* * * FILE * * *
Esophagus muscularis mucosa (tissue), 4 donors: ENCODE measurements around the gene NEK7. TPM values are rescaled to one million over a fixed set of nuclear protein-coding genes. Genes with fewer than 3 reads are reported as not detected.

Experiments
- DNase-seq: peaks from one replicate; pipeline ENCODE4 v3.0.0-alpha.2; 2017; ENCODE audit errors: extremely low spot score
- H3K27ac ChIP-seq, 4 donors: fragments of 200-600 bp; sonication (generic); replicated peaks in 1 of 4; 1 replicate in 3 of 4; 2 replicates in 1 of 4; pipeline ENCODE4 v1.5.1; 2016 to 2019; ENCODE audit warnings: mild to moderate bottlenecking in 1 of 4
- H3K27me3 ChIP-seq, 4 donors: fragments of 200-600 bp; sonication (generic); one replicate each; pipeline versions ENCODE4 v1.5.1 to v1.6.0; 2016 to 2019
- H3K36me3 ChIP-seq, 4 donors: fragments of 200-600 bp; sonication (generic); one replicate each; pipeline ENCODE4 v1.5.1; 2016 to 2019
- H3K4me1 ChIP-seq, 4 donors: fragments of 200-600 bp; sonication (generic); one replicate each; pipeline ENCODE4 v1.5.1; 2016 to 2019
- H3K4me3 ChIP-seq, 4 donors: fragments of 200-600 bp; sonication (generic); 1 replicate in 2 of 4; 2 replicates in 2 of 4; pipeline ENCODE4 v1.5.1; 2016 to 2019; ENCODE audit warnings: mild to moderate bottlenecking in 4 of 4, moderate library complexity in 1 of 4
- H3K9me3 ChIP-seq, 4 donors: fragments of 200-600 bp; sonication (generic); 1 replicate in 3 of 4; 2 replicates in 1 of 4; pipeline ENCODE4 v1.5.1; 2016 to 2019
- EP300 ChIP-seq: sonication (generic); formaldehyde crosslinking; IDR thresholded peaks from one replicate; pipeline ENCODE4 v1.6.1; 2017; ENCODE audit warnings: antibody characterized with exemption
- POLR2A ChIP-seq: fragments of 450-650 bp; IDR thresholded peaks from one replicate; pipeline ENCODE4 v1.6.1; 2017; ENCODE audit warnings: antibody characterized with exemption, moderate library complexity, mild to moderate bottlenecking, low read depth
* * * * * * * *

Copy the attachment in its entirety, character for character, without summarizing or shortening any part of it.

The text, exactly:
Esophagus muscularis mucosa (tissue), 4 donors: ENCODE measurements around the gene NEK7. TPM values are rescaled to one million over a fixed set of nuclear protein-coding genes. Genes with fewer than 3 reads are reported as not detected.

Experiments
- DNase-seq: peaks from one replicate; pipeline ENCODE4 v3.0.0-alpha.2; 2017; ENCODE audit errors: extremely low spot score
- H3K27ac ChIP-seq, 4 donors: fragments of 200-600 bp; sonication (generic); replicated peaks in 1 of 4; 1 replicate in 3 of 4; 2 replicates in 1 of 4; pipeline ENCODE4 v1.5.1; 2016 to 2019; ENCODE audit warnings: mild to moderate bottlenecking in 1 of 4
- H3K27me3 ChIP-seq, 4 donors: fragments of 200-600 bp; sonication (generic); one replicate each; pipeline versions ENCODE4 v1.5.1 to v1.6.0; 2016 to 2019
- H3K36me3 ChIP-seq, 4 donors: fragments of 200-600 bp; sonication (generic); one replicate each; pipeline ENCODE4 v1.5.1; 2016 to 2019
- H3K4me1 ChIP-seq, 4 donors: fragments of 200-600 bp; sonication (generic); one replicate each; pipeline ENCODE4 v1.5.1; 2016 to 2019
- H3K4me3 ChIP-seq, 4 donors: fragments of 200-600 bp; sonication (generic); 1 replicate in 2 of 4; 2 replicates in 2 of 4; pipeline ENCODE4 v1.5.1; 2016 to 2019; ENCODE audit warnings: mild to moderate bottlenecking in 4 of 4, moderate library complexity in 1 of 4
- H3K9me3 ChIP-seq, 4 donors: fragments of 200-600 bp; sonication (generic); 1 replicate in 3 of 4; 2 replicates in 1 of 4; pipeline ENCODE4 v1.5.1; 2016 to 2019
- EP300 ChIP-seq: sonication (generic); formaldehyde crosslinking; IDR thresholded peaks from one replicate; pipeline ENCODE4 v1.6.1; 2017; ENCODE audit warnings: antibody characterized with exemption
- POLR2A ChIP-seq: fragments of 450-650 bp; IDR thresholded peaks from one replicate; pipeline ENCODE4 v1.6.1; 2017; ENCODE audit warnings: antibody characterized with exemption, moderate library complexity, mild to moderate bottlenecking, low read depth